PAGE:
ISSUE 23, October 2007

Editorial
Quarterly Communication: Speech of the Pro Grand Master : Quarterly Communication
Grand Secretary: Exciting times ahead
Historic: Telford - Mason extraordinary
Travel: Cruising round Sicily
Samaritan: Helping the distressed
Younger Masons: The common bond
Jersey: Local Masons guard the Duke
   Classic car run: Down memory lane
International: Joseph Brant - a Masonic legend
Universities Scheme: The way ahead
Grand Chancellor: The importance of external relations
Education: Events : Understanding the symbols of the craft
Specialist Lodges: Australia link
Royal Arch: Why join the Royal Arch?
Lbrary & Museum: Major award for Library & Museum
MQ Signs off
Masonic Charities: Grand Charity : NMSF : RMBI : RMTGB
Letters, Book reviews, Gardening

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Above
Mt. Etna makes for unforgettable sunsets
Below
The Greek – Roman theatre at Messina
Opposite (top):
The lovely coast at Lipari
Opposite (bottom):
The fish market at Catania

    You are not obliged to join the arranged tours, which tend to take in the historical parts, and so miss out on the experience of visiting the local food market or even just wandering around the streets and back alleys.
     The ship tended to sail during the night, so that each day we were able to explore a new destination. Just off the coast of Sicily lie the Aeolian Islands and we were able to visit two of them. Panarea, the smallest, is built on a hill and is very chic, with a tiny pebbled beach which you have to walk to via windy paths with trees of bougainvillaea and sweet little white houses.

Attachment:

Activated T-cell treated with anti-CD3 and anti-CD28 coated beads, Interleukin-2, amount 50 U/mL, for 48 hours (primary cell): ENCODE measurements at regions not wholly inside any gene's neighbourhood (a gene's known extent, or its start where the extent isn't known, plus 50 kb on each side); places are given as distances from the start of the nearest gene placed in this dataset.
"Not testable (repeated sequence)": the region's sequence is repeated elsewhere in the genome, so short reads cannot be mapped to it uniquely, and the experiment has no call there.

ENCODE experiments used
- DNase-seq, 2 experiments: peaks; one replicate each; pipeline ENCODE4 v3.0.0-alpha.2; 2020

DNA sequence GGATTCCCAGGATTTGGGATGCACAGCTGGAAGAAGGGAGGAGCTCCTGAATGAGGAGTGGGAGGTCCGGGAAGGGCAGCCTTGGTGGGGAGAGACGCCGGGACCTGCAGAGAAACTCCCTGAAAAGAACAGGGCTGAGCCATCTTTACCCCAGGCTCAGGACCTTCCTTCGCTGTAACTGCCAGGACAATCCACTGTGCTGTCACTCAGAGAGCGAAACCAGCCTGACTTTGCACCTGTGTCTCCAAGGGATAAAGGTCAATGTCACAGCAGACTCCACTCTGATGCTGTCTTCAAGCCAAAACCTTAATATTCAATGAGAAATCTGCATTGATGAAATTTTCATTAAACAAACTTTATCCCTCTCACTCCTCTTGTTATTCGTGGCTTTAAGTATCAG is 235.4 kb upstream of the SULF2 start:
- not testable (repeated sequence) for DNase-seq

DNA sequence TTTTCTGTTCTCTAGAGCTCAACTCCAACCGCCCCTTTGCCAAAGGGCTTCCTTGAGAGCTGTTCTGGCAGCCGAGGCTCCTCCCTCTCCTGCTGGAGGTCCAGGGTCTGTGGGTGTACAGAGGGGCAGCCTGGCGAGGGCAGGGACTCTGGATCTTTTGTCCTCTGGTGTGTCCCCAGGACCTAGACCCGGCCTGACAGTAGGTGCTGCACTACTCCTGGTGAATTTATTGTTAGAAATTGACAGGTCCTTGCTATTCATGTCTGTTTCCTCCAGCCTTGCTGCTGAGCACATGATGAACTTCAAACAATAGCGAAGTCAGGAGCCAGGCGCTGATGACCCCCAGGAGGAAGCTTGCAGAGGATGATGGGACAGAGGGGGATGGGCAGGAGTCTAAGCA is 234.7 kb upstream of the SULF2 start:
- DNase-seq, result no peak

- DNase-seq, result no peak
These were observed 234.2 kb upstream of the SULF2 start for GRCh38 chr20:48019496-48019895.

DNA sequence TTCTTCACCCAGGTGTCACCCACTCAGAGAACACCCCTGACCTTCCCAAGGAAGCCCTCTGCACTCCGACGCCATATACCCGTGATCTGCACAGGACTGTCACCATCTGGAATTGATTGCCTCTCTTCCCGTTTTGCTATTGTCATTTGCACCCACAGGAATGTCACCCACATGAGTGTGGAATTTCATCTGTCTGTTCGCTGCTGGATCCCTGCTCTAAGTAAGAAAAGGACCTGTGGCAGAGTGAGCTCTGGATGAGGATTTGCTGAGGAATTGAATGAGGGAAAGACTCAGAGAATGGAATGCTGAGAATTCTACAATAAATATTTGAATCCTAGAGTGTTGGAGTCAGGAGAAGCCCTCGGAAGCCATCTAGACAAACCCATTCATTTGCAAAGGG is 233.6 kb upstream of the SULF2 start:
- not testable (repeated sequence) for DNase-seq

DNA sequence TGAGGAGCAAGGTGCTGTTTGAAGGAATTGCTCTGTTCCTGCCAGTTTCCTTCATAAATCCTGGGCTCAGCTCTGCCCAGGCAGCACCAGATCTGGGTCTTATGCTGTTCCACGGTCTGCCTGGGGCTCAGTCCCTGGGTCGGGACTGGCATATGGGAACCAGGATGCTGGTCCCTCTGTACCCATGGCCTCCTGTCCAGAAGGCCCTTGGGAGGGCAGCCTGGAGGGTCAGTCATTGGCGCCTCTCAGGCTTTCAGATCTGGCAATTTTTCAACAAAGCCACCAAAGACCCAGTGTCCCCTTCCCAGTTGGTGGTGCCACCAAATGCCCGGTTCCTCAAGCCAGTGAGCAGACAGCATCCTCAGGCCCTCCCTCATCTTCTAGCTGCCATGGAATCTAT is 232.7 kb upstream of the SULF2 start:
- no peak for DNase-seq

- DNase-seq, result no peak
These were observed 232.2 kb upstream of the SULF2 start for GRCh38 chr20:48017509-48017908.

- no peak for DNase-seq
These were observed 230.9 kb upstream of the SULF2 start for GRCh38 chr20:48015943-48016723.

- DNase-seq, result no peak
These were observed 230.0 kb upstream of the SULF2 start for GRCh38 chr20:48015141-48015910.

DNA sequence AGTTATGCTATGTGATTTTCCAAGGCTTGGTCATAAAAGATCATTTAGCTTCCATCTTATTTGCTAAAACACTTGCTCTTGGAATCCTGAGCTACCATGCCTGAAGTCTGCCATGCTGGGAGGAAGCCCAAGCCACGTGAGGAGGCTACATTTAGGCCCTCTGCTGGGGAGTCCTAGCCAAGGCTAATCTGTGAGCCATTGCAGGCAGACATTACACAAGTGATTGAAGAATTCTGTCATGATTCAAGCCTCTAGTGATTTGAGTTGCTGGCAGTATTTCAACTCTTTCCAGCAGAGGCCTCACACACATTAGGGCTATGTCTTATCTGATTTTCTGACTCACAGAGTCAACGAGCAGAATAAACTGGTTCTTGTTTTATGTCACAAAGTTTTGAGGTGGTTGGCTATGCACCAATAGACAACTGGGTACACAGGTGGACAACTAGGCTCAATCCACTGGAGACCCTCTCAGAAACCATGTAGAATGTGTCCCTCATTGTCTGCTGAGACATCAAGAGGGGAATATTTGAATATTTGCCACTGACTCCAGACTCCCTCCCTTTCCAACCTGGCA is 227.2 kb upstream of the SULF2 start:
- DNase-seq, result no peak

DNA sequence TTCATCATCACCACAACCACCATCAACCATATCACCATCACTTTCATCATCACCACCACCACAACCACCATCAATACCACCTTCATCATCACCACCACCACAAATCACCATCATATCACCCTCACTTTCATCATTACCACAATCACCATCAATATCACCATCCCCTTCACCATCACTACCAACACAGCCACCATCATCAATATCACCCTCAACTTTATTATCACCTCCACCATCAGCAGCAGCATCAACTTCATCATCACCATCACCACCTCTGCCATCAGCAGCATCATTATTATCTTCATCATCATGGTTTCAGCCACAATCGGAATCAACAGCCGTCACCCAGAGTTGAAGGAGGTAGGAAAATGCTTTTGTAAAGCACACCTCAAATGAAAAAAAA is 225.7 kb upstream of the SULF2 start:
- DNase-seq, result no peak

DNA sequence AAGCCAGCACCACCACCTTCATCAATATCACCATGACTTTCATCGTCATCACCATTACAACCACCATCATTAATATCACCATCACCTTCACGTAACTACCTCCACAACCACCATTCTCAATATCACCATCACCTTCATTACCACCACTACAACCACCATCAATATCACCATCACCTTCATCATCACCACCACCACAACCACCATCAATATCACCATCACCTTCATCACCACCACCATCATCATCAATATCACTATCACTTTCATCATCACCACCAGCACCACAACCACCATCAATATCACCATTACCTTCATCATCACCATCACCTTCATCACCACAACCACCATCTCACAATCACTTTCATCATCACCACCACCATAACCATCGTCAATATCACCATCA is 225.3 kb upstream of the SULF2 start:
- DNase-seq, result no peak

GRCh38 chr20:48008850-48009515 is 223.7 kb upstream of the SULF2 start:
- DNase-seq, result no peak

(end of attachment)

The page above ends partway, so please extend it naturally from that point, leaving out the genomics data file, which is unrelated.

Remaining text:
The only main thoroughfare has three-wheel taxis which beetle along, and you have to keep your fingers crossed not to meet one coming in the other direction! Lipari, the largest island, is the sort of place you go to relax and do absolutely nothing. It was inhabited before Christ and has both a castle and a cathedral.
     Mussolini confined a lot of political prisoners on the island, and it was only in 1950 that excavations revealed the many different civilisations that had made their home here. The island is also known for capers that can be seen growing out of the walls. We passed Stromboli, Europe’s only constantly active volcano, from which you can see a constant stream of smoke and even eruptions of molten lava.
     We had to take a cable car to reach Taormina, a town perched on the side of a cliff 700 feet above sea level which has magnificent views of Mount Etna as well as the sweeping bay beneath. A popular holiday resort, the town is enclosed within the old city walls, and has been made into a pedestrian area with lots of shops. Film festivals and rock concerts are held in the Greek theatre, redesigned by the Romans for gladiator fights, which is renowned for its acoustics.




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